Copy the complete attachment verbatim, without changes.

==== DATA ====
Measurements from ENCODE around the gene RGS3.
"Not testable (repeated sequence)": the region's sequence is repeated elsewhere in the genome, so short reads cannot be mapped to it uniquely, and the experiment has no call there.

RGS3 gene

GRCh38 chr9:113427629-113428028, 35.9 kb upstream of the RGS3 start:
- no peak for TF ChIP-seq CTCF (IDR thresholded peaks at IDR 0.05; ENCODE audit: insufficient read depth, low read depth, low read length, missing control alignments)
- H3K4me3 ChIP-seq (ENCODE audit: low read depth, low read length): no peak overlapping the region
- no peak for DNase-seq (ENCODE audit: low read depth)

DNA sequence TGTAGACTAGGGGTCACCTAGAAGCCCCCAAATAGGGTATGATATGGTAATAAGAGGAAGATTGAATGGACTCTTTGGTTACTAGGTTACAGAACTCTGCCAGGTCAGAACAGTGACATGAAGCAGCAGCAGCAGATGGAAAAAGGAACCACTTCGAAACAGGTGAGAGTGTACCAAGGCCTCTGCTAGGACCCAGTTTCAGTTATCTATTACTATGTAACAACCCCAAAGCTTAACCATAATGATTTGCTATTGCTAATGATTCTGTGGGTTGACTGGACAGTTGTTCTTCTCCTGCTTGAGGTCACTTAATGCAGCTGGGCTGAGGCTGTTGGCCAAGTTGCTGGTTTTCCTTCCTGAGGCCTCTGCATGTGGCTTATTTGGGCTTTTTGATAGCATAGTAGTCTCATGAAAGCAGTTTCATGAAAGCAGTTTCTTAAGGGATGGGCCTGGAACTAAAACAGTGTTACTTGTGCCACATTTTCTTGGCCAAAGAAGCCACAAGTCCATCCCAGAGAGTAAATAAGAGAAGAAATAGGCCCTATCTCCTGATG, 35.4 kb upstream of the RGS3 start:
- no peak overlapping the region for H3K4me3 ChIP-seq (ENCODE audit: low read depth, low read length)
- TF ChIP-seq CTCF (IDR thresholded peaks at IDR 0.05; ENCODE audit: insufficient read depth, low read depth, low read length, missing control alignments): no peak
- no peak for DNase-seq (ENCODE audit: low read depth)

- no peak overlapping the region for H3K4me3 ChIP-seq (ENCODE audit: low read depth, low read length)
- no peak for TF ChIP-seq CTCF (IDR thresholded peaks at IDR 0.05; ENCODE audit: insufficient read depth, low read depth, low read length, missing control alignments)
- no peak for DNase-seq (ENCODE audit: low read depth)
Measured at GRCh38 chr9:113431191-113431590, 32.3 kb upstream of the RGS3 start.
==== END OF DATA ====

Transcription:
Measurements from ENCODE around the gene RGS3.
"Not testable (repeated sequence)": the region's sequence is repeated elsewhere in the genome, so short reads cannot be mapped to it uniquely, and the experiment has no call there.

RGS3 gene

GRCh38 chr9:113427629-113428028, 35.9 kb upstream of the RGS3 start:
- no peak for TF ChIP-seq CTCF (IDR thresholded peaks at IDR 0.05; ENCODE audit: insufficient read depth, low read depth, low read length, missing control alignments)
- H3K4me3 ChIP-seq (ENCODE audit: low read depth, low read length): no peak overlapping the region
- no peak for DNase-seq (ENCODE audit: low read depth)

DNA sequence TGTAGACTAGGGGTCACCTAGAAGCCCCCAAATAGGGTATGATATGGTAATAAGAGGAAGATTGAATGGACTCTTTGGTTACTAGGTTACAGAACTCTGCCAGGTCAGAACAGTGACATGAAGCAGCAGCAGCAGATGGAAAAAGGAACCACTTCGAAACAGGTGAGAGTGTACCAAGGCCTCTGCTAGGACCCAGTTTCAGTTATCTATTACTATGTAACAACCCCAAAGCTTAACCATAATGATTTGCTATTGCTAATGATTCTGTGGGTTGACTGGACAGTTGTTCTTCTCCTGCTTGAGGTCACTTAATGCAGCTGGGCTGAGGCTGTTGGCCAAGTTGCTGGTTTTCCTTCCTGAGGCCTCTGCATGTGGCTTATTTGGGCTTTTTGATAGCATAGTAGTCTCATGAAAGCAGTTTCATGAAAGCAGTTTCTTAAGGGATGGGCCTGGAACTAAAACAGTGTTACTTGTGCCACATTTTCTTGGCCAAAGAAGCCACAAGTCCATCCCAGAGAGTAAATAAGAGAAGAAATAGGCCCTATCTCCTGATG, 35.4 kb upstream of the RGS3 start:
- no peak overlapping the region for H3K4me3 ChIP-seq (ENCODE audit: low read depth, low read length)
- TF ChIP-seq CTCF (IDR thresholded peaks at IDR 0.05; ENCODE audit: insufficient read depth, low read depth, low read length, missing control alignments): no peak
- no peak for DNase-seq (ENCODE audit: low read depth)

- no peak overlapping the region for H3K4me3 ChIP-seq (ENCODE audit: low read depth, low read length)
- no peak for TF ChIP-seq CTCF (IDR thresholded peaks at IDR 0.05; ENCODE audit: insufficient read depth, low read depth, low read length, missing control alignments)
- no peak for DNase-seq (ENCODE audit: low read depth)
Measured at GRCh38 chr9:113431191-113431590, 32.3 kb upstream of the RGS3 start.